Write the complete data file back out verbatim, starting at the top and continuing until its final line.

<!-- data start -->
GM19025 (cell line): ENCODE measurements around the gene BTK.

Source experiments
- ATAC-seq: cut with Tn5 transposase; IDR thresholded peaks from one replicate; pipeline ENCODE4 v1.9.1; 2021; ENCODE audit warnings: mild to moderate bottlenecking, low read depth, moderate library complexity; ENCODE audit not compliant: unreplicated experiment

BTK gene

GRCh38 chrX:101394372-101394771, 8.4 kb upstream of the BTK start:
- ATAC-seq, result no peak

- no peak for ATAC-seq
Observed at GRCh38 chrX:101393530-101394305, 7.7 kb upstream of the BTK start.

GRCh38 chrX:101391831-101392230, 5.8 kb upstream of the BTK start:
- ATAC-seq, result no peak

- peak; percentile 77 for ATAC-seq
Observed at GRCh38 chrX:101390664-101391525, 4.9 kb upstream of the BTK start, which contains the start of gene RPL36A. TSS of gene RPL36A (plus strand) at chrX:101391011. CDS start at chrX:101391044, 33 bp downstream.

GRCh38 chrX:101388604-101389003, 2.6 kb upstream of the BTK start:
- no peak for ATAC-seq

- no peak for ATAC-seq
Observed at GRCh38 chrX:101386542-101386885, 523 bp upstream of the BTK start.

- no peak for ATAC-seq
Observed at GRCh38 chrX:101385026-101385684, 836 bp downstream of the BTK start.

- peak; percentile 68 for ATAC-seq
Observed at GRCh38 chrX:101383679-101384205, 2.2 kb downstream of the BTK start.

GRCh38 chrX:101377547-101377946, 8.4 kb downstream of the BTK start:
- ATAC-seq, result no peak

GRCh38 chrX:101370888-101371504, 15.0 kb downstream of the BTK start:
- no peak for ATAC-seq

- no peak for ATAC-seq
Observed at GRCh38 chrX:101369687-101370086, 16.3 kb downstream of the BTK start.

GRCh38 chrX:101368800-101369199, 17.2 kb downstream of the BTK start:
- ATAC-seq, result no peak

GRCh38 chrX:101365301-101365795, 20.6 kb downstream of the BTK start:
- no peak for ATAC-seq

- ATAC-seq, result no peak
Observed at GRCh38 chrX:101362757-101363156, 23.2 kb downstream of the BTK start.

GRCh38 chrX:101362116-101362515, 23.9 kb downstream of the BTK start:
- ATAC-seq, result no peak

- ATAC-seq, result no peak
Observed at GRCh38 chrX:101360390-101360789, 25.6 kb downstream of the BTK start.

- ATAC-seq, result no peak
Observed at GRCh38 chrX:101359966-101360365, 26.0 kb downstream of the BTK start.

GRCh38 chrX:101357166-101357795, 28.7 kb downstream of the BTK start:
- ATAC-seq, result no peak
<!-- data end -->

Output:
GM19025 (cell line): ENCODE measurements around the gene BTK.

Source experiments
- ATAC-seq: cut with Tn5 transposase; IDR thresholded peaks from one replicate; pipeline ENCODE4 v1.9.1; 2021; ENCODE audit warnings: mild to moderate bottlenecking, low read depth, moderate library complexity; ENCODE audit not compliant: unreplicated experiment

BTK gene

GRCh38 chrX:101394372-101394771, 8.4 kb upstream of the BTK start:
- ATAC-seq, result no peak

- no peak for ATAC-seq
Observed at GRCh38 chrX:101393530-101394305, 7.7 kb upstream of the BTK start.

GRCh38 chrX:101391831-101392230, 5.8 kb upstream of the BTK start:
- ATAC-seq, result no peak

- peak; percentile 77 for ATAC-seq
Observed at GRCh38 chrX:101390664-101391525, 4.9 kb upstream of the BTK start, which contains the start of gene RPL36A. TSS of gene RPL36A (plus strand) at chrX:101391011. CDS start at chrX:101391044, 33 bp downstream.

GRCh38 chrX:101388604-101389003, 2.6 kb upstream of the BTK start:
- no peak for ATAC-seq

- no peak for ATAC-seq
Observed at GRCh38 chrX:101386542-101386885, 523 bp upstream of the BTK start.

- no peak for ATAC-seq
Observed at GRCh38 chrX:101385026-101385684, 836 bp downstream of the BTK start.

- peak; percentile 68 for ATAC-seq
Observed at GRCh38 chrX:101383679-101384205, 2.2 kb downstream of the BTK start.

GRCh38 chrX:101377547-101377946, 8.4 kb downstream of the BTK start:
- ATAC-seq, result no peak

GRCh38 chrX:101370888-101371504, 15.0 kb downstream of the BTK start:
- no peak for ATAC-seq

- no peak for ATAC-seq
Observed at GRCh38 chrX:101369687-101370086, 16.3 kb downstream of the BTK start.

GRCh38 chrX:101368800-101369199, 17.2 kb downstream of the BTK start:
- ATAC-seq, result no peak

GRCh38 chrX:101365301-101365795, 20.6 kb downstream of the BTK start:
- no peak for ATAC-seq

- ATAC-seq, result no peak
Observed at GRCh38 chrX:101362757-101363156, 23.2 kb downstream of the BTK start.

GRCh38 chrX:101362116-101362515, 23.9 kb downstream of the BTK start:
- ATAC-seq, result no peak

- ATAC-seq, result no peak
Observed at GRCh38 chrX:101360390-101360789, 25.6 kb downstream of the BTK start.

- ATAC-seq, result no peak
Observed at GRCh38 chrX:101359966-101360365, 26.0 kb downstream of the BTK start.

GRCh38 chrX:101357166-101357795, 28.7 kb downstream of the BTK start:
- ATAC-seq, result no peak